On the elementary level, out-of-field teaching appeared somewhat harder to define, since K-5 teachers typically teach multiple subjects. One-fifth of teachers who said elementary education was their main assignment were certified in that area without having majored in it in college. That figure rose to half of elementary teachers in English and two- thirds in math.

Those who study the issue of out-of-field teaching offered varying analyses of the dynamics that produce the assignment patterns.

Some took the view that it is not a significant problem, and pointed to studies that found no strong link between teachers' subject-matter expertise and the achievement of their students.

In an article in the June-July 2000 issue of Educational Researcher, Stephen J. Friedman, a professor of educational measurement and statistics at the University of Wisconsin-Whitewater, cited seven studies that examined the importance of teachers' qualifications in the classroom.

"I would like to believe that subject knowledge is an important (maybe the most important) influence on student learning," Mr. Friedman wrote. "However, based on the evidence in the literature ... its impact has been demonstrated to be of little consequence."

Deployment Problem?

Mr. Friedman's article was in response to a March 1999 article in the same journal by Richard M. Ingersoll, who contended that out-of-field teaching hampers student achievement and cited studies supporting his view.

Mr. Ingersoll, an associate professor of education at the University of Pennsylvania, noted that while teacher training is often weak, the schism outlined in the SASS report is not related to how teachers are trained, but to how they are deployed in schools.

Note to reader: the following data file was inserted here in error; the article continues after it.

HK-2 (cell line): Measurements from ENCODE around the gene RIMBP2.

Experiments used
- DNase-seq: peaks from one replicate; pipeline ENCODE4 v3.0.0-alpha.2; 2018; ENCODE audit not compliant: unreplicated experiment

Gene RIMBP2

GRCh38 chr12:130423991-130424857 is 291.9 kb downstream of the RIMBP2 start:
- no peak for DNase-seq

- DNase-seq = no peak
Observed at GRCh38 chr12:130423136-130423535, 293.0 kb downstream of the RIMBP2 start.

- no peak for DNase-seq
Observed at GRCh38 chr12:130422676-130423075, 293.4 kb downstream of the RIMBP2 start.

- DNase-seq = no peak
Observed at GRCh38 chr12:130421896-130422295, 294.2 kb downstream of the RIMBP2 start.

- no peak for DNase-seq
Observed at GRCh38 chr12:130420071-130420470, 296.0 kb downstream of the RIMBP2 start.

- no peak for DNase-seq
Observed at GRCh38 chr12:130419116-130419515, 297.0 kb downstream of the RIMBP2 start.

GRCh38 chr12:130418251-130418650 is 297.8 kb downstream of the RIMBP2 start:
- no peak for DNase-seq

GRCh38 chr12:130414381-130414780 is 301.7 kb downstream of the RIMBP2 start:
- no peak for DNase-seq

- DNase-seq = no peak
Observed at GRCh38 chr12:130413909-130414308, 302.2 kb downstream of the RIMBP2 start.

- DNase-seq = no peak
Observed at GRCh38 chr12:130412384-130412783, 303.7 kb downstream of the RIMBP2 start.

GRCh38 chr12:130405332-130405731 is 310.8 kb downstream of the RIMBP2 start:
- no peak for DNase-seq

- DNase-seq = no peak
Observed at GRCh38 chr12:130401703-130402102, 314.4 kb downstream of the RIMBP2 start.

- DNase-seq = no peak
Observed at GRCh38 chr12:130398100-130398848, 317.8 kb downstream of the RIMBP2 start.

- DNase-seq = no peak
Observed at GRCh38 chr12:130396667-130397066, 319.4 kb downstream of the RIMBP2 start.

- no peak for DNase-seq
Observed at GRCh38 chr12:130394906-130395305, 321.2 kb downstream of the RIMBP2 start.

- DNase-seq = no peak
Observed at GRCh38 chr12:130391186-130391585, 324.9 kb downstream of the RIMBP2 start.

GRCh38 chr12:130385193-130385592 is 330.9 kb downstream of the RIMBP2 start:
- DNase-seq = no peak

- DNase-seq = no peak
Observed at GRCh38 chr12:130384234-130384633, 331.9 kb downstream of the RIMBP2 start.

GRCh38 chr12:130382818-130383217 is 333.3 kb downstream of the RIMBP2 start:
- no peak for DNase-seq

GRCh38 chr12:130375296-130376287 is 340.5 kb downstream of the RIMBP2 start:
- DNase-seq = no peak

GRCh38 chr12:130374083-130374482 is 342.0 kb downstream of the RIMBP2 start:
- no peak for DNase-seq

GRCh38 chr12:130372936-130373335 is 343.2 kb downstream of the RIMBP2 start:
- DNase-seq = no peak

The solution, he said in an interview last week, is not to beef up teacher training, but to revamp how administrators use their personnel.

"Why is this problem so prevalent? Because it's cheaper and more expedient than the alternatives," said Mr. Ingersoll. "Say you're a principal and you have a full-time music teacher, but there is only enough demand for three classes. What do you do? You assign them to teach English."

Fueling the out-of-field phenomenon are the beliefs that teaching is not worthy of much respect, and that little real expertise is needed to teach, Mr. Ingersoll said.

"We don't have the assumption of expertise in schools," he said. "In hospitals, except in an emergency, you won't see a cardiologist delivering a baby. But in schools, the assumption is, 'Oh, gosh, you don't have to be that smart. Teaching English, teaching math, what's the difference?'"

Mr. Carroll of the National Commission on Teaching & America's Future said that schools and districts must insist on hiring only teachers properly trained for the jobs available, and must practice a strict policy of assigning teachers only to their chosen subject areas.